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Joshua States

A tale of 6 blades.

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On 2/7/2020 at 12:56 AM, Joshua States said:

I found the photo on an old backup drive. https://drive.google.com/open?id=10Gdt5617I-P2gI0ibn-9M70dayXCrcuZ

The guard tail needs to be thinner and straighter on the back side.


Isn’t that the second challenge knife? A photo of the other side is here.

 

6 hours ago, Joshua States said:

Now, using a flexible straight edge (I'm using a piece of acetate)


You could also try one of these:

https://www.amazon.com/dp/B078VY46KM/ref=cm_sw_em_r_mt_dp_U_RaOpEbHXTDSNM

at least some of them are made to only bend in one plane, not sure about this exact one.

 

Thanks for keeping going with this. Lots of good info here already.

Edited by Charles dP

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4 hours ago, Charles dP said:

Isn’t that the second challenge knife?

Well looky there. Yep sure is.

 

4 hours ago, Charles dP said:

You could also try one of these:

You can use whatever works. I use the acetate because I have a pad of that in the shop and use it for a variety of functions. It provides a protection layer for fittings on the surface grinder so I do not scratch the faces placing on or removing them from the magnetic chuck. I also use it for protecting the handle material when doming pins. For a flexible measuring system, I use a tailor's tape.

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Just a little bit of progress today.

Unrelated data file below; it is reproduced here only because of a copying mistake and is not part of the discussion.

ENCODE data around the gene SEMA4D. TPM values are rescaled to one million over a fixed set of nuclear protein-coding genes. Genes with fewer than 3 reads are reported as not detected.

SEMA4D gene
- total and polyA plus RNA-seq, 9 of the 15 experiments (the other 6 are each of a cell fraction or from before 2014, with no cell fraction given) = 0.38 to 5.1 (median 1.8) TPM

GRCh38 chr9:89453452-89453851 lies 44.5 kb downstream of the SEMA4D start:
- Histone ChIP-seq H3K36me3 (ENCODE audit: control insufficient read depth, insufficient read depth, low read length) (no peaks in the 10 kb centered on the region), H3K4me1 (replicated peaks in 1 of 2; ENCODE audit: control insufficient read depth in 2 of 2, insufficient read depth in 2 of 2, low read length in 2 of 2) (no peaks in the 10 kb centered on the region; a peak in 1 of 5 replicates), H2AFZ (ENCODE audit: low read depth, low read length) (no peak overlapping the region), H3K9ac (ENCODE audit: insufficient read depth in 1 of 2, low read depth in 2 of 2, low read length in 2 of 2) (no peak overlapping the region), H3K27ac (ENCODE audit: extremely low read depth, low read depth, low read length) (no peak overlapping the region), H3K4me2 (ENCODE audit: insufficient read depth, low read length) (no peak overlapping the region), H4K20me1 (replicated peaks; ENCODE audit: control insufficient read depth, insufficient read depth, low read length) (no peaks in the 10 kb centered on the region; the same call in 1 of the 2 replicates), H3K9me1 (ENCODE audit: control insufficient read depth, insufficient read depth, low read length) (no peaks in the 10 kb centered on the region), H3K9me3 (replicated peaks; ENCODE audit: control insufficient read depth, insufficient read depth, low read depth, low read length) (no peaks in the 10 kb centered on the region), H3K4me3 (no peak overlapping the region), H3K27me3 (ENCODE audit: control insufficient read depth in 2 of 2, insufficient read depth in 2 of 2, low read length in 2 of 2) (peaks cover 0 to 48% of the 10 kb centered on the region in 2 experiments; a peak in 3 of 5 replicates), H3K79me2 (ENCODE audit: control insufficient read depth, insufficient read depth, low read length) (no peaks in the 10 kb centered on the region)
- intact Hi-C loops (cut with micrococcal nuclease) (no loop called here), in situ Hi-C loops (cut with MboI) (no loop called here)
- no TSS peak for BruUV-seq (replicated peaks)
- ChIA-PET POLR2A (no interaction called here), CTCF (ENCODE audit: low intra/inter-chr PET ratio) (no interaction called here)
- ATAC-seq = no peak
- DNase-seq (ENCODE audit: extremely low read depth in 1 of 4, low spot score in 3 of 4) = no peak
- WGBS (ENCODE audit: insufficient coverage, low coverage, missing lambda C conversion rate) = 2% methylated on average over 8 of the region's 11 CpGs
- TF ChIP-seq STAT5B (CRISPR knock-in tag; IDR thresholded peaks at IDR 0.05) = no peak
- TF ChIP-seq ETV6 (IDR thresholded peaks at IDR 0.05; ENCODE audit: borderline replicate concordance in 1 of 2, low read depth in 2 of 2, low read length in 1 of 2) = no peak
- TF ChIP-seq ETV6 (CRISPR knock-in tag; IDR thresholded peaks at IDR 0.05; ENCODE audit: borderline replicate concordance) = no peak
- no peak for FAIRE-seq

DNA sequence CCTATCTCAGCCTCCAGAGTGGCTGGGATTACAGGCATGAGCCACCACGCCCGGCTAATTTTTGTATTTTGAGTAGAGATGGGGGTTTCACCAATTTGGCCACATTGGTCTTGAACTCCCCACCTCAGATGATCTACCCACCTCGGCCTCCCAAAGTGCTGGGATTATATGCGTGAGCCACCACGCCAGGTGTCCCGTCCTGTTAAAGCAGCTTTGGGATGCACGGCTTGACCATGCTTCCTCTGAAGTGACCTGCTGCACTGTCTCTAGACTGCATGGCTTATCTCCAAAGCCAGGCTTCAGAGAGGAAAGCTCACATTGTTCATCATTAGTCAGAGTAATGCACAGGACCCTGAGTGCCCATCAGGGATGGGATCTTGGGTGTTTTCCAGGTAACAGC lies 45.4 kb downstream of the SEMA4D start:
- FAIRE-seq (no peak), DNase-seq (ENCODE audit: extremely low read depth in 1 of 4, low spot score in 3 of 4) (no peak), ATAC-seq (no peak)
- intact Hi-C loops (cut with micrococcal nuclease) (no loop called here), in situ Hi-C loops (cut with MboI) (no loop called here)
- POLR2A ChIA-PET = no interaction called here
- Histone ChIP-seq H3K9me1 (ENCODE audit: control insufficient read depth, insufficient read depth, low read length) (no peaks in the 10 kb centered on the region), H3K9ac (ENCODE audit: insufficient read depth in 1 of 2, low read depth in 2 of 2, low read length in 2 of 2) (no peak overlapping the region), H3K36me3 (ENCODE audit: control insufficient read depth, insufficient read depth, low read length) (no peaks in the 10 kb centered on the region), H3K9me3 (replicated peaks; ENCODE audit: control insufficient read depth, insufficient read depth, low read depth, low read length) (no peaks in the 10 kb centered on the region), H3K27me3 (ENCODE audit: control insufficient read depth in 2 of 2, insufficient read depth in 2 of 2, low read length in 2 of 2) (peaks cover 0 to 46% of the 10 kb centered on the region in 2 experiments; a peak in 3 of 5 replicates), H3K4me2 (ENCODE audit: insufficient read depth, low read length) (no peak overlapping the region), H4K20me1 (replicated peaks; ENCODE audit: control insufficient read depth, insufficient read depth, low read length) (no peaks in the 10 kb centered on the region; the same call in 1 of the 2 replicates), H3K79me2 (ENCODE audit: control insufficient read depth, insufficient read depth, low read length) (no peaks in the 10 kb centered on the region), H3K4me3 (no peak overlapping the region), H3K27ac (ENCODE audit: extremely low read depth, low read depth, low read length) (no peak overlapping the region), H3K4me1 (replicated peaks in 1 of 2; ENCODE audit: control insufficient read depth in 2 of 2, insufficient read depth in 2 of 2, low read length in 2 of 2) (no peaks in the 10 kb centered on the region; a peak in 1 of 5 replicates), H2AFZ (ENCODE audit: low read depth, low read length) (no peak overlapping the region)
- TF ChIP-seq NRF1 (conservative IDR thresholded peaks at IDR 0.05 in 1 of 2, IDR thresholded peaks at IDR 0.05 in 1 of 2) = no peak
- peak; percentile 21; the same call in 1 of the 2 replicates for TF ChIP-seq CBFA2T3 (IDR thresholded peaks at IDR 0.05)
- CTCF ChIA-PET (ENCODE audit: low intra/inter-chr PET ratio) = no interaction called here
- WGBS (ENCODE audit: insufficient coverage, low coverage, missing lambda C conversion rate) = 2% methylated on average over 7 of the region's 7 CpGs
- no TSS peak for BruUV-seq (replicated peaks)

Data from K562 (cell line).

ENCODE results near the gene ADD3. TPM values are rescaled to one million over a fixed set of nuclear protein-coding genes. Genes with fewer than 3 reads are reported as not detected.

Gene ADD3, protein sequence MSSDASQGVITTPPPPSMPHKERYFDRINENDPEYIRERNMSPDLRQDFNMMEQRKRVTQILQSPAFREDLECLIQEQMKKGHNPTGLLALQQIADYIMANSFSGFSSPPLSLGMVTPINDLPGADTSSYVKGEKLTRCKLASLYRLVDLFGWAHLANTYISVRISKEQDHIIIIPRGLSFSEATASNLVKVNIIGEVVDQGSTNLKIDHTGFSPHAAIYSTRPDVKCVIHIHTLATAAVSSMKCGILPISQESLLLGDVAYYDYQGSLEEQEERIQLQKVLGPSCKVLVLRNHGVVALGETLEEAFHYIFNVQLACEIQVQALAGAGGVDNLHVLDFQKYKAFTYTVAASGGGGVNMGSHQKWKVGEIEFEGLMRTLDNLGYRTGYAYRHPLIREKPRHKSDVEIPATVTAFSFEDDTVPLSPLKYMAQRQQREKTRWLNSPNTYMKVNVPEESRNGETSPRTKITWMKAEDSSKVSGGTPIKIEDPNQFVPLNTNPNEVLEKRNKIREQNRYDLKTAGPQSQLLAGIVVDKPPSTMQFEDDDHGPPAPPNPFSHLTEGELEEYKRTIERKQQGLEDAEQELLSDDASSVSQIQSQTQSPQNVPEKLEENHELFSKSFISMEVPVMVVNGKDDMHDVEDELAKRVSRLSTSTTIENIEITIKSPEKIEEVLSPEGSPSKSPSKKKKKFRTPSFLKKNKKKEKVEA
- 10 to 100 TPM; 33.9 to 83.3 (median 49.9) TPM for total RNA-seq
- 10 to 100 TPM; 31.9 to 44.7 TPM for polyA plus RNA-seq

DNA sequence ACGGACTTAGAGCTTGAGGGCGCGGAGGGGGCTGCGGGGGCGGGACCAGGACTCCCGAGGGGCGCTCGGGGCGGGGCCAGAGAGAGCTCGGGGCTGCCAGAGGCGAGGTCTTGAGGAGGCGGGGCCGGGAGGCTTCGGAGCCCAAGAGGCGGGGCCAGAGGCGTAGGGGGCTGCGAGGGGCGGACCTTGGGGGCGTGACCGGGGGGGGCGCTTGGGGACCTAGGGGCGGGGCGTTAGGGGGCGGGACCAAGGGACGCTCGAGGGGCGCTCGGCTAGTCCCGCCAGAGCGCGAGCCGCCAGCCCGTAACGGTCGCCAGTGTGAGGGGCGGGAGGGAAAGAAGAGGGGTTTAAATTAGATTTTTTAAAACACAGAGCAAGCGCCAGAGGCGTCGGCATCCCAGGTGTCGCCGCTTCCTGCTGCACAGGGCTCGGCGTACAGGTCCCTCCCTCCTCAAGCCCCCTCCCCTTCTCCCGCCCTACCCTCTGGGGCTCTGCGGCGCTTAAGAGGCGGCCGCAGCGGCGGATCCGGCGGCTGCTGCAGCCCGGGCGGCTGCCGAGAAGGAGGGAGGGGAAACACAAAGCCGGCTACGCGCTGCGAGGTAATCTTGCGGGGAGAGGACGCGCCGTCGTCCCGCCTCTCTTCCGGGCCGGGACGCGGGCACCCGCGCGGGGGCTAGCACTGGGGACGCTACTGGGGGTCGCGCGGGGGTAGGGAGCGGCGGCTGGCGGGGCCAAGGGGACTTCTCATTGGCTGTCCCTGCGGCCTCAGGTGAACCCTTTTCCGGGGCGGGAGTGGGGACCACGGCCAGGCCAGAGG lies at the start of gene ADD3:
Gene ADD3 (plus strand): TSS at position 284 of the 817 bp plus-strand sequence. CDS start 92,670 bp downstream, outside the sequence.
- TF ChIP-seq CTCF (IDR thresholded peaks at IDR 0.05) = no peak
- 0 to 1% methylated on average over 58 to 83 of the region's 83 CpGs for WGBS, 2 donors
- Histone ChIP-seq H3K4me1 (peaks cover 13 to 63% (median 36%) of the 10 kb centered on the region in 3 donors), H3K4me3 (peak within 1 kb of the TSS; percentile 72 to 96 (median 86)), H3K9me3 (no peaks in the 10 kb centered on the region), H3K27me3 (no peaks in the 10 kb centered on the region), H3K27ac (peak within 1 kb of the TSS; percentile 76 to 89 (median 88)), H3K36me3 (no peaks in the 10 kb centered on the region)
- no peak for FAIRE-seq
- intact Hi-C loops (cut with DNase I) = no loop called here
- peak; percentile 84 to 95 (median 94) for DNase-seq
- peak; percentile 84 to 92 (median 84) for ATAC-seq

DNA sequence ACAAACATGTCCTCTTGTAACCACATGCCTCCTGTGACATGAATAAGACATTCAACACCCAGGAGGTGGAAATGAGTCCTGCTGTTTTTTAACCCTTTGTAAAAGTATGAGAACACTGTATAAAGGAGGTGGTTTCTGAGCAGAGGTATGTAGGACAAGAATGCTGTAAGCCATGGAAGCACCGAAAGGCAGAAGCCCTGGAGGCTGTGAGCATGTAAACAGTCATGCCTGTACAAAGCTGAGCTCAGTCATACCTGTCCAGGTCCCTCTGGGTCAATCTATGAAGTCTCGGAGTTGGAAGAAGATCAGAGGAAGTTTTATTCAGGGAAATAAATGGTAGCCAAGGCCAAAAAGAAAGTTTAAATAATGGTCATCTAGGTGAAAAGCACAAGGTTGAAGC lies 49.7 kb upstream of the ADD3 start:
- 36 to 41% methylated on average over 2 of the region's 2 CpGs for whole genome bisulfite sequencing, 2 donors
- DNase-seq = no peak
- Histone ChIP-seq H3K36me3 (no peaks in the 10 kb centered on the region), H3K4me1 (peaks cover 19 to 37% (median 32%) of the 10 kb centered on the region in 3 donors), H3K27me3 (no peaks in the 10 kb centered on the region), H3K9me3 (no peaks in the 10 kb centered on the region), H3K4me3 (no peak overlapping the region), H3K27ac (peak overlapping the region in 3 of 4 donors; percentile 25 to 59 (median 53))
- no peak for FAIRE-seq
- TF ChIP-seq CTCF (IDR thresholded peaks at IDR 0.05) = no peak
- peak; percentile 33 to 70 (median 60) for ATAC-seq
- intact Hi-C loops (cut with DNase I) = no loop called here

I have to tell you that the dagger has been taken off the bench for a long while. It will take more time than I have to devote to it right now.

I did make another W2 blade. It will be an EDC take-down. I just realized that I failed to take any photos of the forging or HT process, which is a shame.

Anyway, I drew down the tang and took that to 320 grit today.

 

EDC tang 2.jpg

 

EDC 320 grit.jpg

 

Then I took that big camp knife, fitted a new guard to it (third try is the charm I guess), Drilled the blind pins for the spacer package and got it indexed to the Amboyna block. 

(I drilled and fit the block to the tang Sunday)

 

Spacer package (2).JPG

 

Spacer package (3).JPG

 

I also sanded the blade to 600 grit on the disc and it's ready for handle shaping.

 

Camp Knife fit up.jpg

 

 

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11 hours ago, Joshua States said:

blind pins for the spacer package

 

Now that's something I never considered.

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I probably should have clarified that somewhere. With the exception of the full tang knife, all of these knives have blind pins to align the guard/spacers/handle.

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In that Kyle Royer video, he shows how to do the blind pins in the spacer. He creates the spacer around 7 minutes in, and does the alignment pins at 11:20. He also uses blind pins for the buttcap, (14:30) but he doesn't show how he indexes them to the handle. 

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Thanks for referring me to that video, Josh.  I love watching fine craftsmen doing what they do.  I hadn't seen that one before............not sure how I missed it, but it was a good one.  I've not done any stack-ups that technical, but I can certainly see how important it would be to use locator pins.  My first wood carving knife kept falling apart because I was using the wrong epoxy and the heat of shaping the handle softened it.  As a result, I lost the alignment of the various pieces in the spacer stack-up.  I've a lot to learn............a whole lot.  Thanks for the tip.

 

Looking forward to seeing this camp knife finished.